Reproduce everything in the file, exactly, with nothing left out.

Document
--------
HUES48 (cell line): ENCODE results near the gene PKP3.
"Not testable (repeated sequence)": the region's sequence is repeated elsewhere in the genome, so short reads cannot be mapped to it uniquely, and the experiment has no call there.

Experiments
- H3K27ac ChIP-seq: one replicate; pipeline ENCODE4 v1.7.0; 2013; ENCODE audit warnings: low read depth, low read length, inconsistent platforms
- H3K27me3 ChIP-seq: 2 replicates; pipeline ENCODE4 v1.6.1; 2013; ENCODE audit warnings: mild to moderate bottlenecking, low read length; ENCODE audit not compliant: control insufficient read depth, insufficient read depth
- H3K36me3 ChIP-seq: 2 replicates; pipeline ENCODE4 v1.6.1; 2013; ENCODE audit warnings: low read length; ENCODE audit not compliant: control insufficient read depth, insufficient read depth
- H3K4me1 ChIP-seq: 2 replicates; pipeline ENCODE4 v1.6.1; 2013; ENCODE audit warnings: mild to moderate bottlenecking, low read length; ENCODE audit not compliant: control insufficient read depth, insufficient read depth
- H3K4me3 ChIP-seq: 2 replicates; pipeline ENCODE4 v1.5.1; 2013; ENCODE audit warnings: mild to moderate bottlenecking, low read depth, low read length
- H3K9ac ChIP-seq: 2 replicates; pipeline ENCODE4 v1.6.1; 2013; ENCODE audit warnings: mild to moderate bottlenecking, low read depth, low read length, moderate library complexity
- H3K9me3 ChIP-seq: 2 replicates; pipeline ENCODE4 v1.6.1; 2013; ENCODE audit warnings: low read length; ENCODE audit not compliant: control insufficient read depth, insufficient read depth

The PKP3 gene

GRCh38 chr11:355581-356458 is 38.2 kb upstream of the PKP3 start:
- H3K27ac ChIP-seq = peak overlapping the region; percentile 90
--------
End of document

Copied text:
HUES48 (cell line): ENCODE results near the gene PKP3.
"Not testable (repeated sequence)": the region's sequence is repeated elsewhere in the genome, so short reads cannot be mapped to it uniquely, and the experiment has no call there.

Experiments
- H3K27ac ChIP-seq: one replicate; pipeline ENCODE4 v1.7.0; 2013; ENCODE audit warnings: low read depth, low read length, inconsistent platforms
- H3K27me3 ChIP-seq: 2 replicates; pipeline ENCODE4 v1.6.1; 2013; ENCODE audit warnings: mild to moderate bottlenecking, low read length; ENCODE audit not compliant: control insufficient read depth, insufficient read depth
- H3K36me3 ChIP-seq: 2 replicates; pipeline ENCODE4 v1.6.1; 2013; ENCODE audit warnings: low read length; ENCODE audit not compliant: control insufficient read depth, insufficient read depth
- H3K4me1 ChIP-seq: 2 replicates; pipeline ENCODE4 v1.6.1; 2013; ENCODE audit warnings: mild to moderate bottlenecking, low read length; ENCODE audit not compliant: control insufficient read depth, insufficient read depth
- H3K4me3 ChIP-seq: 2 replicates; pipeline ENCODE4 v1.5.1; 2013; ENCODE audit warnings: mild to moderate bottlenecking, low read depth, low read length
- H3K9ac ChIP-seq: 2 replicates; pipeline ENCODE4 v1.6.1; 2013; ENCODE audit warnings: mild to moderate bottlenecking, low read depth, low read length, moderate library complexity
- H3K9me3 ChIP-seq: 2 replicates; pipeline ENCODE4 v1.6.1; 2013; ENCODE audit warnings: low read length; ENCODE audit not compliant: control insufficient read depth, insufficient read depth

The PKP3 gene

GRCh38 chr11:355581-356458 is 38.2 kb upstream of the PKP3 start:
- H3K27ac ChIP-seq = peak overlapping the region; percentile 90